Sulphur smell not dangerous
While there is a strong sulphur smell in communities located near La Soufriere, it is not concentrated enough to cause harm to residents in these areas.
This is according to geologist, Professor Richard Robertson, who gave an update this week on the ongoing effusive eruption taking place in the volcano’s crater.
Robertson is a part of a team from the University of the West Indies Seismic Research Centre (UWI-SRC) which arrived in St Vincent and the Grenadines (SVG) on New Year’s Eve to monitor the volcanic activity taking place.
“The volcanic gases, which are sulphur rich, they are not so much dangerous because they get diluted; the concentration in the atmosphere, when it gets to people are diluted. It has a strong smell, but the smell is not going to cause you harm…concentration is too small to cause you harm…” Robertson said in a video posted on the UWI SRC’s YouTube channel.
The geologist said sulphur is always being emitted from the volcano and that the flow of sulphur smelling gases in the atmosphere is because of the presence of fresh magma flowing slowly out of the earth.
Robertson added that while the sulphur smells pose no harm to persons in surrounding communities, it may be harmful to persons who venture to the summit of the volcano.
He explained that in this stage of effusive eruption, the danger of the volcano is confined largely to the crater floor and the immediate surroundings – the upper third of the volcano.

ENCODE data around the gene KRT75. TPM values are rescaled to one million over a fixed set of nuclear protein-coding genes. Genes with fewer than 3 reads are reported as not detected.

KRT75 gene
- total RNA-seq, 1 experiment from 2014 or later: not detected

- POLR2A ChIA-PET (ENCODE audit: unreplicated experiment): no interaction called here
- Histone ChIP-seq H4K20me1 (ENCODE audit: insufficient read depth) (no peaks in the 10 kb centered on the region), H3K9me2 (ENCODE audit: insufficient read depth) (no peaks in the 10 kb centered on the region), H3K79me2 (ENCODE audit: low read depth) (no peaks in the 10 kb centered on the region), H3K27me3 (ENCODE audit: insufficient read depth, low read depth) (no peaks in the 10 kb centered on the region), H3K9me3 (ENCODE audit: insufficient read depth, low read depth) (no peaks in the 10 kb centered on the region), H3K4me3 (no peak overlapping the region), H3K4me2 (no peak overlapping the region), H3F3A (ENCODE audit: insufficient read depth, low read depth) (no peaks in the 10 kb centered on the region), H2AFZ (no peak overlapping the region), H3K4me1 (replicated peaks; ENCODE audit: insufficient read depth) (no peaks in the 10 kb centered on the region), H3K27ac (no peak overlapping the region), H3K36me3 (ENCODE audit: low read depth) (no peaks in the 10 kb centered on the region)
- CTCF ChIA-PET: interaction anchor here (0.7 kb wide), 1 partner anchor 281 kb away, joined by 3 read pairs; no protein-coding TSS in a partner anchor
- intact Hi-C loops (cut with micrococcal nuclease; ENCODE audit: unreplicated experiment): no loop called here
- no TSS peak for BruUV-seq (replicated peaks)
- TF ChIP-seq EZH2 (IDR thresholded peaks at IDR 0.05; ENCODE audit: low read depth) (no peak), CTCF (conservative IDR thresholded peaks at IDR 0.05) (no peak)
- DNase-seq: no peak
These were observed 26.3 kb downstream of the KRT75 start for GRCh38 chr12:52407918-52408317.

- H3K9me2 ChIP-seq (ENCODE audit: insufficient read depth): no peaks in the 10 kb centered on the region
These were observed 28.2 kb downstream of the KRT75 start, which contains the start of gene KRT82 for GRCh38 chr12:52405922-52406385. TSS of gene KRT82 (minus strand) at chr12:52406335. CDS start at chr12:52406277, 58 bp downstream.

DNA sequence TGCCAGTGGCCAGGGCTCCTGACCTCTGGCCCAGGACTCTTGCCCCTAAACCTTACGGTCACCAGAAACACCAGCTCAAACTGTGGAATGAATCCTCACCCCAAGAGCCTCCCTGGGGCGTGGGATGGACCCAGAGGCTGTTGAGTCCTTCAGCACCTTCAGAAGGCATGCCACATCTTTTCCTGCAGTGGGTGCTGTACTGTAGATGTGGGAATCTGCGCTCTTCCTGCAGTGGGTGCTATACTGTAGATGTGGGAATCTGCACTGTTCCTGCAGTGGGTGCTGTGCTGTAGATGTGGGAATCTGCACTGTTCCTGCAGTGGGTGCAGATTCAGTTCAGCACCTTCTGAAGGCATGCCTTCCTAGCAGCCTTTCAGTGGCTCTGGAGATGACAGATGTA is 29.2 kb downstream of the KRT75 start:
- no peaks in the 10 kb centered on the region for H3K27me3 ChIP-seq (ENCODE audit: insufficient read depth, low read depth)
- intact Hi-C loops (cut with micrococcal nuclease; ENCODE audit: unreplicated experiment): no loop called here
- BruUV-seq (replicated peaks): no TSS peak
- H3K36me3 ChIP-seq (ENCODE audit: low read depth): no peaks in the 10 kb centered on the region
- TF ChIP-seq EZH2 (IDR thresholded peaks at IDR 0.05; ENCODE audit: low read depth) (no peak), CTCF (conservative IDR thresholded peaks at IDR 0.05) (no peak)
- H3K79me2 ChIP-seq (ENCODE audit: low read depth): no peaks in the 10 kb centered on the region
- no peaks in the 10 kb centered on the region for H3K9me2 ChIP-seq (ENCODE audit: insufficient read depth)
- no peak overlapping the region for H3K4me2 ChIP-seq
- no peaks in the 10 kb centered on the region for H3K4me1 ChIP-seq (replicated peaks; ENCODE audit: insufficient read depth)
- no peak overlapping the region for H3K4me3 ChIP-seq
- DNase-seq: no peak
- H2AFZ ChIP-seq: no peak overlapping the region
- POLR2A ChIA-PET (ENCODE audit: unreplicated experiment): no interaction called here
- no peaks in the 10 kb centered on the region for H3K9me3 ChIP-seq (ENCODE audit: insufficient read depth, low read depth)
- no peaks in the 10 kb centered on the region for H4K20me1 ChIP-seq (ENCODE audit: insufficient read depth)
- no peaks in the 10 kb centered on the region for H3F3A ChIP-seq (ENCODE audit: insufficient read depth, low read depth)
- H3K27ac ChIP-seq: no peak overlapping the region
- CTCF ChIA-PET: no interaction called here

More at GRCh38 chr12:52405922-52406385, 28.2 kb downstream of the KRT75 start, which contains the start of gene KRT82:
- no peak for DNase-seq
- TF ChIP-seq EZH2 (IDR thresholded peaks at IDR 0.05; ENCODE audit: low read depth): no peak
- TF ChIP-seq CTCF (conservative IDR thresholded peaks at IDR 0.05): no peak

“If you go on the crater floor and if you go on the rim, you’re putting yourself at danger. The danger would be the smells that you have and if you’re in the wrong place, the sulphurous smells can make it very difficult and very uncomfortable for you to breathe…the danger is still summit area and not the surrounding areas, not the communities,” Robertson said.
In light of the ongoing effusive eruption, authorities have prohibited the access to La Soufriere volcano at this time.
Since their arrival, Robertson and the UWI SRC team have embarked on the installation of new seismic stations and GPS stations, which monitor the changes in shape of the volcano, which serve as indicators for various things.
The geologist said a camera was installed at Belmont to allow the team to see the volcano from that area. The intention is to install at least two other cameras to continue monitoring La Soufriere.
The current Volcano Hazard Alert Level at La Soufriere is Orange, meaning eruptions may occur with less than 24 hours notice.
Up to press time, no evacuation notice had been issued.
Persons have been urged not to worry and to listen to notices from the relevant and credible authorities.
Robertson said the UWI SRC team is working towards giving the National Emergency Management Organisation (NEMO) sufficient warning to move people out of harm’s way, should there be an indication of an explosive eruption.